Bandy: A concise history of the extreme sport
Almost all Bandy World Championships in the top division follow approximately the same pattern. The routine of the preliminary stage is followed by the semi-finals, and the decisive match usually features Russia and Sweden. Only extremely rarely does Finland intrude on the contest between this sport’s two leading countries. The elite group also includes Kazakhstan, Norway and Belarus. The leaders of the second division are the U.S. and Canada.
Several years ago, mainly thanks to the efforts of Russian sports officials, bandy became an IOC-recognized sport and a candidate for inclusion in the Winter Olympics program. Nevertheless, despite the fact that bandy will be a demonstration sport at the 2014 Sochi Games, the chances of it being fully recognized as an Olympic sport are very slim.
In its drive to meet the IOC’s requirements that a sport be played in many countries, the Federation of International Bandy (FIB) includes countries that have only declared their interest in the development of this game.
India, Afghanistan, Australia, Armenia, Argentina, for example, do not have any big ice-rinks on which bandy could even be played, nor do they have bandy teams that actually exist. Nevertheless, these states are full-fledged members of the FIB.
India, for example, has been part of the FIB for 11 years, but has never once played in a World Championship. On the other hand, the Japanese made their debut in 2012, and Ukraine played in the World Championship for the first time in 2013.
A game of bandy is played in two halves of 45 minutes each, on ice rinks whose dimensions are identical to those of a soccer field. Each team has a goalkeeper and 10 outfield players; substitutions are allowed. The aim of game is to get the ball (6.6 centimeters in diameter and weighing approximately 2 ounces) into the other team’s goal (11.5 feet wide and 7 feet high) as many times as possible, using hooked sticks.
The goalkeeper plays without a stick, catching the ball with his gloves and kicking it away, with his legs protected by pads. A 40-foot penalty shot is awarded for fouls committed in the penalty area: this is similar to the 36-foot penalty kick in soccer.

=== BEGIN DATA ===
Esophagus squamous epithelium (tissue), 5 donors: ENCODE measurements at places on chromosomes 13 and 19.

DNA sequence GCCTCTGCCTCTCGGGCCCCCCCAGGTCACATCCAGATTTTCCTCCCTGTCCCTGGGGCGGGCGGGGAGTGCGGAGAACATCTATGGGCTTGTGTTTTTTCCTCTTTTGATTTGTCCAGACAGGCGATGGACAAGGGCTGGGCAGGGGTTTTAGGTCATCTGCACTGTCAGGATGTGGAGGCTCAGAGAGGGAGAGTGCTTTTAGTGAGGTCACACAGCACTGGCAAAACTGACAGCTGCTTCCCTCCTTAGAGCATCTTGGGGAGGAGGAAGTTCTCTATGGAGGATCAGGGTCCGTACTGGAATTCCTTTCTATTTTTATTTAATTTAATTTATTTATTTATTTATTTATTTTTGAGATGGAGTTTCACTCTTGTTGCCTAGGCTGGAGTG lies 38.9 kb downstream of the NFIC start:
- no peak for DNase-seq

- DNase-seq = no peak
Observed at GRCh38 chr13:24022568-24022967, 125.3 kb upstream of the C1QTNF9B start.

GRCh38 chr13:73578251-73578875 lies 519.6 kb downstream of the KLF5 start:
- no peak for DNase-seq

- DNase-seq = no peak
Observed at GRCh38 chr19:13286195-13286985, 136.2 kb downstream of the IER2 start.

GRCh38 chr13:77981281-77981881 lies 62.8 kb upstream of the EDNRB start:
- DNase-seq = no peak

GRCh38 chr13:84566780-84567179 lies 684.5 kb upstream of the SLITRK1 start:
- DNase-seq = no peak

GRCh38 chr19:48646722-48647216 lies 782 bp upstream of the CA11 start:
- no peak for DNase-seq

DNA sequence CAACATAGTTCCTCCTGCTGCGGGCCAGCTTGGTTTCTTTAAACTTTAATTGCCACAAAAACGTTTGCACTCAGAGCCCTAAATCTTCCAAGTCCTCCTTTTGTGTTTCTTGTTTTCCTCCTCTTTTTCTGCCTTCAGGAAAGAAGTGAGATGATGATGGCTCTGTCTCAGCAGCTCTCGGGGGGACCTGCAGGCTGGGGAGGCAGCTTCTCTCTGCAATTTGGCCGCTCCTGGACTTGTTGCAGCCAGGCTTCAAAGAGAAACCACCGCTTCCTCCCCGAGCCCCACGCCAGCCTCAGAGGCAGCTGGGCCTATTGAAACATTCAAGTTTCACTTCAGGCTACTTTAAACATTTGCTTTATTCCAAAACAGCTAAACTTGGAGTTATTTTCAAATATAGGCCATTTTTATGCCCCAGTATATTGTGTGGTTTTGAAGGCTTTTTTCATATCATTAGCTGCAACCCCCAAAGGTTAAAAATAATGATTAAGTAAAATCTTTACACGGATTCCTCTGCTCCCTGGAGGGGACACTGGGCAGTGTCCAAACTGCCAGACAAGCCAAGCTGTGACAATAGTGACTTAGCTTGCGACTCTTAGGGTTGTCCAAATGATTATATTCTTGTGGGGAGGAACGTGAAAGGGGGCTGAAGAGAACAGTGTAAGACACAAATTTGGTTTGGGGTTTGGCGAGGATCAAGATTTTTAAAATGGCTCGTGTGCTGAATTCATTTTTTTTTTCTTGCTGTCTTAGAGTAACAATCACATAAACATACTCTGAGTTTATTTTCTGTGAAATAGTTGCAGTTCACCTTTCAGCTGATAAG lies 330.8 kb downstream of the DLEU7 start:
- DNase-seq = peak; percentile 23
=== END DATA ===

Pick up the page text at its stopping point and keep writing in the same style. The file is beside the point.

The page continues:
The balls used to be orange in color, but then they were changed to pink in order to meet the needs of television. Bandy is really not a television game. It is difficult to make out the little ball on the screen; when there are fast passes, not all spectators or viewers can see it, whether they are at the rink or watching on a television screen.
Bandy games are very often played in extreme conditions and severe cold — especially in Russia. At the 1999 World Championship in Arkhangelsk, the temperature was around minus 37 degrees Fahrenheit, and some games had to be played in three periods of 30 minutes each,
In Russia, bandy is considered a national sport and is known as “Russian ice hockey,” although it started in Britain at the end of the 19th century. It arrived in Russia in 1898, and the first Soviet Championship took place in 1928.
The first official international tournament was the European Championship in 1913, in which teams from Austria, England, Belgium, Germany, Italy, Holland, France and Switzerland played; the English team won. World War I then put the brakes on the international development of bandy.
The World Championships started in 1957. The Soviet and Russian teams have taken “gold” 21 times; Sweden has 11 titles and Finland won for the first and only time in 2004. For a long time only four teams took part in the championship: Russia, Sweden, Finland and Norway; they were joined by the United States in the mid-1980s. After the collapse of the Soviet Union, Kazakhstan became one of the leading teams, fielding mainly Russian players.
Bandy was very popular in the Soviet Union. Between 20,000 and 50,000 spectators would go to championship matches. Going to games also involved drinking copious amounts of strong alcoholic drinks — otherwise it would be hard to hold out for long on the ice. Consumption of alcohol is now banned at sporting events in Russia, and, consequently, there has been a significant drop in attendance at matches.
Only one team in Russia plays on a covered rink. Dynamo Moscow plays at the Krylatskoye sports complex; even still, only a few hundred spectators come to the matches. Many people in Russia believe that indoor bandy is just not the same as the open-air game.